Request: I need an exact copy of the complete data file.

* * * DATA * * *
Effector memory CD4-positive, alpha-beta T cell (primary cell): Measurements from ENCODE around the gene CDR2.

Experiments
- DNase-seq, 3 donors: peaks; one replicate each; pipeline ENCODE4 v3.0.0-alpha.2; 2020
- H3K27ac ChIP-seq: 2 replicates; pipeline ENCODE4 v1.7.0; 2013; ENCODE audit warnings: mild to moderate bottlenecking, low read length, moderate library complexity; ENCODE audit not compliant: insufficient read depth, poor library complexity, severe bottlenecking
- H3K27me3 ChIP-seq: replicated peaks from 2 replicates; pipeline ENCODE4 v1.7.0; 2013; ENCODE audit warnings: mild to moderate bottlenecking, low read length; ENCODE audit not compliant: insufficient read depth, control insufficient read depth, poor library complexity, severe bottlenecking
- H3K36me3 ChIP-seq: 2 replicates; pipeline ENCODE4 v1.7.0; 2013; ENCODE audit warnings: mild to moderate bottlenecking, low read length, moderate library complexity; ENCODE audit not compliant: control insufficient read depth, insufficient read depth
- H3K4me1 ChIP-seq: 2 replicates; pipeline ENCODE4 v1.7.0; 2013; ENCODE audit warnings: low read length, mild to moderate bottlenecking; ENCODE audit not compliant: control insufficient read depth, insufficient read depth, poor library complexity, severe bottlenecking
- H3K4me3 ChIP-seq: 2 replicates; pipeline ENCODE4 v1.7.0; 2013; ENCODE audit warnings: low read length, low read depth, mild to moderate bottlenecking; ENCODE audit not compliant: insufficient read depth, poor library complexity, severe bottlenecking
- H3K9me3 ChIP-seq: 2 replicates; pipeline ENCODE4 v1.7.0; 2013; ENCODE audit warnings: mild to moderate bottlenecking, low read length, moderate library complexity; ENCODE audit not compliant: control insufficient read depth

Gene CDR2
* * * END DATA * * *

Effector memory CD4-positive, alpha-beta T cell (primary cell): Measurements from ENCODE around the gene CDR2.

Experiments
- DNase-seq, 3 donors: peaks; one replicate each; pipeline ENCODE4 v3.0.0-alpha.2; 2020
- H3K27ac ChIP-seq: 2 replicates; pipeline ENCODE4 v1.7.0; 2013; ENCODE audit warnings: mild to moderate bottlenecking, low read length, moderate library complexity; ENCODE audit not compliant: insufficient read depth, poor library complexity, severe bottlenecking
- H3K27me3 ChIP-seq: replicated peaks from 2 replicates; pipeline ENCODE4 v1.7.0; 2013; ENCODE audit warnings: mild to moderate bottlenecking, low read length; ENCODE audit not compliant: insufficient read depth, control insufficient read depth, poor library complexity, severe bottlenecking
- H3K36me3 ChIP-seq: 2 replicates; pipeline ENCODE4 v1.7.0; 2013; ENCODE audit warnings: mild to moderate bottlenecking, low read length, moderate library complexity; ENCODE audit not compliant: control insufficient read depth, insufficient read depth
- H3K4me1 ChIP-seq: 2 replicates; pipeline ENCODE4 v1.7.0; 2013; ENCODE audit warnings: low read length, mild to moderate bottlenecking; ENCODE audit not compliant: control insufficient read depth, insufficient read depth, poor library complexity, severe bottlenecking
- H3K4me3 ChIP-seq: 2 replicates; pipeline ENCODE4 v1.7.0; 2013; ENCODE audit warnings: low read length, low read depth, mild to moderate bottlenecking; ENCODE audit not compliant: insufficient read depth, poor library complexity, severe bottlenecking
- H3K9me3 ChIP-seq: 2 replicates; pipeline ENCODE4 v1.7.0; 2013; ENCODE audit warnings: mild to moderate bottlenecking, low read length, moderate library complexity; ENCODE audit not compliant: control insufficient read depth

Gene CDR2